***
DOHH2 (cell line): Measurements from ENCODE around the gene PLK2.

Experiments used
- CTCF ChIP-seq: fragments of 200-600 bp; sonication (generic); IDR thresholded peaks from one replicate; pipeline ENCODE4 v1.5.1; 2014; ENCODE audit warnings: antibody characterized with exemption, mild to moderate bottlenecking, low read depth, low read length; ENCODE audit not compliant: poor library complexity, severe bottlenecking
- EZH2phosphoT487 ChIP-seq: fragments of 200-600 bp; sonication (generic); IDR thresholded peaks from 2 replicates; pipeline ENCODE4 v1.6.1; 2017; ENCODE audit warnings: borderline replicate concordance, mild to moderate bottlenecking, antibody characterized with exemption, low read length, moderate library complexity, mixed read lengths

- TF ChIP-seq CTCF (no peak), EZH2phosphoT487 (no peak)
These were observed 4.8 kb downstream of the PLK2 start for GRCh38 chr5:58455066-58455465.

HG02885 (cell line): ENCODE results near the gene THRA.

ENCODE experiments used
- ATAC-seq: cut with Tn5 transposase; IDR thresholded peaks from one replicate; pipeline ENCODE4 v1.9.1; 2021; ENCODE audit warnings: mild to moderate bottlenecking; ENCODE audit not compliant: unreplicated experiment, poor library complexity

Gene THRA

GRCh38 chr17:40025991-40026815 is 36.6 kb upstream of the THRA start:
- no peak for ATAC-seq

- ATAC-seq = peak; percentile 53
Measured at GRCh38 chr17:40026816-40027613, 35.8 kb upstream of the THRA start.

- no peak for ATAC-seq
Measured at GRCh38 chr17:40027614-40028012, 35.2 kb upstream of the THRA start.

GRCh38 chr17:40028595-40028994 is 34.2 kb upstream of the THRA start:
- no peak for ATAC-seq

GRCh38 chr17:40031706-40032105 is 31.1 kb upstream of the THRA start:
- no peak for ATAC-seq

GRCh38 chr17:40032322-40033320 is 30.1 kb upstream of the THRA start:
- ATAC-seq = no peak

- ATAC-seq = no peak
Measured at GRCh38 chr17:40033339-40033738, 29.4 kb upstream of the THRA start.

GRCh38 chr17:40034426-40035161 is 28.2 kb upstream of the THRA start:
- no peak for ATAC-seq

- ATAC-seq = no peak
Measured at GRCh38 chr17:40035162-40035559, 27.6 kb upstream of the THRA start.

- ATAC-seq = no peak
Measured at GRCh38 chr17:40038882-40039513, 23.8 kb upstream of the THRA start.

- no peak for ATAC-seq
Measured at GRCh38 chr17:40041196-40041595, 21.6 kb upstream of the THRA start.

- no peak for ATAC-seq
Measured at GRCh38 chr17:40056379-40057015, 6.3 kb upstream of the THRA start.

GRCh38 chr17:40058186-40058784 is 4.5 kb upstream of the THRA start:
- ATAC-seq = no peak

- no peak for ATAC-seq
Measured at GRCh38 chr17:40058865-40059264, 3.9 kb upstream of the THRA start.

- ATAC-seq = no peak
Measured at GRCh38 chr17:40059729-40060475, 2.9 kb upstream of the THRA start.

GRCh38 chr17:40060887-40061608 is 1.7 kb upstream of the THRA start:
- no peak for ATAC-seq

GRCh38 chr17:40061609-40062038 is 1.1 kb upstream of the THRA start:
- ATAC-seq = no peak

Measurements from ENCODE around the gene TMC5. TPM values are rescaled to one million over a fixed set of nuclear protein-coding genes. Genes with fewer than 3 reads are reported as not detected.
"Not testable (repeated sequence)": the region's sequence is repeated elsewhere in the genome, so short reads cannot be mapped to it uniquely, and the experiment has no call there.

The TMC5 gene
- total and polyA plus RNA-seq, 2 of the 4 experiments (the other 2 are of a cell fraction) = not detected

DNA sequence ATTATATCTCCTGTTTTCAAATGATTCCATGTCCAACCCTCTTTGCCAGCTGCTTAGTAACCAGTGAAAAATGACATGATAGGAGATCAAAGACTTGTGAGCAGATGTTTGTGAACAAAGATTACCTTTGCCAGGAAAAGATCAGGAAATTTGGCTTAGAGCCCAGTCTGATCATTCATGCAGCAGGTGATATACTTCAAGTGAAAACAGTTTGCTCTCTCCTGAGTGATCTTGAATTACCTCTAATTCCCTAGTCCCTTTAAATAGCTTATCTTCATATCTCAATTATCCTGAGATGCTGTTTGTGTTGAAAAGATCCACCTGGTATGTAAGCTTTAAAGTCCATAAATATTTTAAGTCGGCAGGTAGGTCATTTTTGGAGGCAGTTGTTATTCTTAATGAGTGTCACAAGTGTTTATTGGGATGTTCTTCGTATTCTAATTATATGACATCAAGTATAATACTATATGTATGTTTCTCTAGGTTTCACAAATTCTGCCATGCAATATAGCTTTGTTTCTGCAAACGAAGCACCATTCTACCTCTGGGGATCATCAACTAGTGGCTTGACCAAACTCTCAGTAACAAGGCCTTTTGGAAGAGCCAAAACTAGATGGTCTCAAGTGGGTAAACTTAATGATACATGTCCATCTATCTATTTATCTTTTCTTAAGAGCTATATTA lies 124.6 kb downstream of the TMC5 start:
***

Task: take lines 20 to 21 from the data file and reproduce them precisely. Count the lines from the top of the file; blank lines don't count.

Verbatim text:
- no peak for ATAC-seq

GRCh38 chr17:40032322-40033320 is 30.1 kb upstream of the THRA start: